5. Adsorption of TNV is also very specific in the sense that zoospores of the lettuce and tomato Olpidium adsorb many TNV particles, those of the oat Olpidium adsorb many fewer TNV particles, and those of the mustard Olpidium apparently do not adsorb any TNV under similar experimental conditions (section 8.1.1).
6. A form of specificity of adsorption comparable to that between TNV and the lettuce Olpidium was encountered in the case of zoospores of O.cucurbitacearum. Zoospores of this species adsorb many particles of CNV, but they do not adsorb TNV when mixed in vitro with these viruses (section 8.1.2).
7. Zoospores of lettuce Olpidium adsorb particles of satellite virus (SV) when mixed with a suspension of SV alone or in combination with either of two different isolates of TNV (NZ-TNV and AC-36) (section 8.1.2).
8. Incompatibility in the fungus - host relationship is sometimes due to the absence or low incidence of encystment of a particular fungus isolate on that host plant, or to a break-down of the developing fungal thallus after a normal appearing infection process. The first form of incompatibility certainly influences transmission of TNV (section 8.2).
9. Tomato roots seem to be good hosts for TNV inasmuch as they allow the build- up of a high TNV titer after infection and do not react necrotically but lettuce roots react with necrosis 18 h after TNV infection. Also, lettuce roots seem to be less favorable hosts for TNV in the sense that many virus particles have to be present at a given infection site in order for the infection to take place (sections 8.3 and 8.4).
10. In epidermal cells of lettuce roots infected by TNV, thalli of O. brassicae do not mature. No virus was detected in lettuce epidermal cells that were not infected by Olpidium nor in the cortical cells. Nevertheless these cells often were necrotic. TNV-infected epidermal cells of tomato roots often contain growing thalli of O.brassicae but virus was not found in the thalli. These host cells also sometimes have granular or crystalline material between the cisternae of the endoplasmic reticulum. Virus could be detected in epidermal and cortical cells of tomato that had not been infected by Olpidium (section 8.3).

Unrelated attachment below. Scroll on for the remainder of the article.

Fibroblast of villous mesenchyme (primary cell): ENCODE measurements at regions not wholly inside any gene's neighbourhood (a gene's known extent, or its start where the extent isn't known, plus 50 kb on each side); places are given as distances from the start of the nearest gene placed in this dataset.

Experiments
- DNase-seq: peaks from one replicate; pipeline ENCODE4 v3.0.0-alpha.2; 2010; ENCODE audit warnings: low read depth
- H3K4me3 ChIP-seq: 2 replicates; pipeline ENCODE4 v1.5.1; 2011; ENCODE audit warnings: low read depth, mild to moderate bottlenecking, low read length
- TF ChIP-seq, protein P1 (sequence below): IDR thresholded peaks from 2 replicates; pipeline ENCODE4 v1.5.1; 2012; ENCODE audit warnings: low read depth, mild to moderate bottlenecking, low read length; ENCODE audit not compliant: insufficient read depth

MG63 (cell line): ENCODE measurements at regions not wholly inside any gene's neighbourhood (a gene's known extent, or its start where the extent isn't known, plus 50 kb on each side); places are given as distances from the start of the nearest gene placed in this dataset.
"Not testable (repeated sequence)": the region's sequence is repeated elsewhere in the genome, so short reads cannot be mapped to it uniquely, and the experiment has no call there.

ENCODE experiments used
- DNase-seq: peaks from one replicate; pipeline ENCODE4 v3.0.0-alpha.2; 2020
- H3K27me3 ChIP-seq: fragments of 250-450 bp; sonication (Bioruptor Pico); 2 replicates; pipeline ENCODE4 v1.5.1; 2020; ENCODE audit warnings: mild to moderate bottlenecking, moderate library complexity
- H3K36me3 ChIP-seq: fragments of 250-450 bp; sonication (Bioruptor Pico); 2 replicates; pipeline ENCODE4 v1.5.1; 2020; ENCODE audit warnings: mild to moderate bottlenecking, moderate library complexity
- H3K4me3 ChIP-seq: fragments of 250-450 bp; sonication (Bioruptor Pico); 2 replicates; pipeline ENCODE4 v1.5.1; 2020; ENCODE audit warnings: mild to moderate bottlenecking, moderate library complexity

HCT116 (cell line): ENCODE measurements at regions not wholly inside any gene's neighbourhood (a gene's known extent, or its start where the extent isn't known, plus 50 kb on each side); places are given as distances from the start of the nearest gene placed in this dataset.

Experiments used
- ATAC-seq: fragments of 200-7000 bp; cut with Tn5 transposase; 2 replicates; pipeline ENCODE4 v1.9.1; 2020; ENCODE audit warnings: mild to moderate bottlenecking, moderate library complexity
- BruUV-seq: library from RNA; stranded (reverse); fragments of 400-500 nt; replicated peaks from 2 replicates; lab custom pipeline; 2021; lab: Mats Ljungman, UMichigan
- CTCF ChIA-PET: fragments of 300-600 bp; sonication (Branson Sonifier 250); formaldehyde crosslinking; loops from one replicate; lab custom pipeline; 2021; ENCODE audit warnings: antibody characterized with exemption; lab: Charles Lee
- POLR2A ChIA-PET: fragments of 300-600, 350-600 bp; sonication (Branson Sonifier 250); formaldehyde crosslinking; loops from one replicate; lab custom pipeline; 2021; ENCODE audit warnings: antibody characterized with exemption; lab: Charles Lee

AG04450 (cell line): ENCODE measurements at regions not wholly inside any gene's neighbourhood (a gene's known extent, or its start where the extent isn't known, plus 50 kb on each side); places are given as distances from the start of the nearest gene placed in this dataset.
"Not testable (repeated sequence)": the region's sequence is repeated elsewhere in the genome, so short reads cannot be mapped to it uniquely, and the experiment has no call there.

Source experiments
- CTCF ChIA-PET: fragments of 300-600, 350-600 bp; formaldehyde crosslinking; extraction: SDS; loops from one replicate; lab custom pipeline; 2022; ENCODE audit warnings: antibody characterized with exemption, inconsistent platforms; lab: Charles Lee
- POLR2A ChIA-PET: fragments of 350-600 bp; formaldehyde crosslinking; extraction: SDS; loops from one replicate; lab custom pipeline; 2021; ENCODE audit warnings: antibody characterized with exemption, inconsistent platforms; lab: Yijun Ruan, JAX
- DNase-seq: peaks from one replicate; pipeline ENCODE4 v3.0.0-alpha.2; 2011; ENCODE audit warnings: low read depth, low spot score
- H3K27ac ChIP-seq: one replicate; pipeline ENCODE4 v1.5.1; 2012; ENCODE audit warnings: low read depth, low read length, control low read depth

11. It is possible to explain some forms of specificity of TNV transmission just by differences in fungus - virus relationship. Other examples of specificity of TNV transmission, however, can only be explained by taking into account simultaneously the combined effect of differences in fungus - virus, host fungus, and virus - host relationship (section 8.4).

In conclusion, transmission of TNV by O.brassicae is explained by a sequence of events, all of which were shown to take place during exposure of zoospores to TNV and subsequent exposure of host roots to those zoospores. Furthermore, all known forms of specificity of TNV-transmission by different isolates of O.brassicae can be understood on the basis of specific fungus - virus, host fungus, and virus - host relationships.
Original languageEnglish
QualificationDoctor of Philosophy
Awarding Institution
  • Wageningen University
  • van der Want, J.P.H., Promotor, External person
Award date14 May 1971
Place of PublicationWageningen
Publication statusPublished - 1971
Externally publishedYes


  • distribution
  • epidemiology
  • nicotiana
  • olpidium brassicae
  • plant communities
  • plant diseases
  • plant disorders
  • plant pathogenic fungi
  • plant pathology
  • tobacco necrosis virus
  • plant protection
  • plant viruses
  • research
  • tobacco
  • vegetation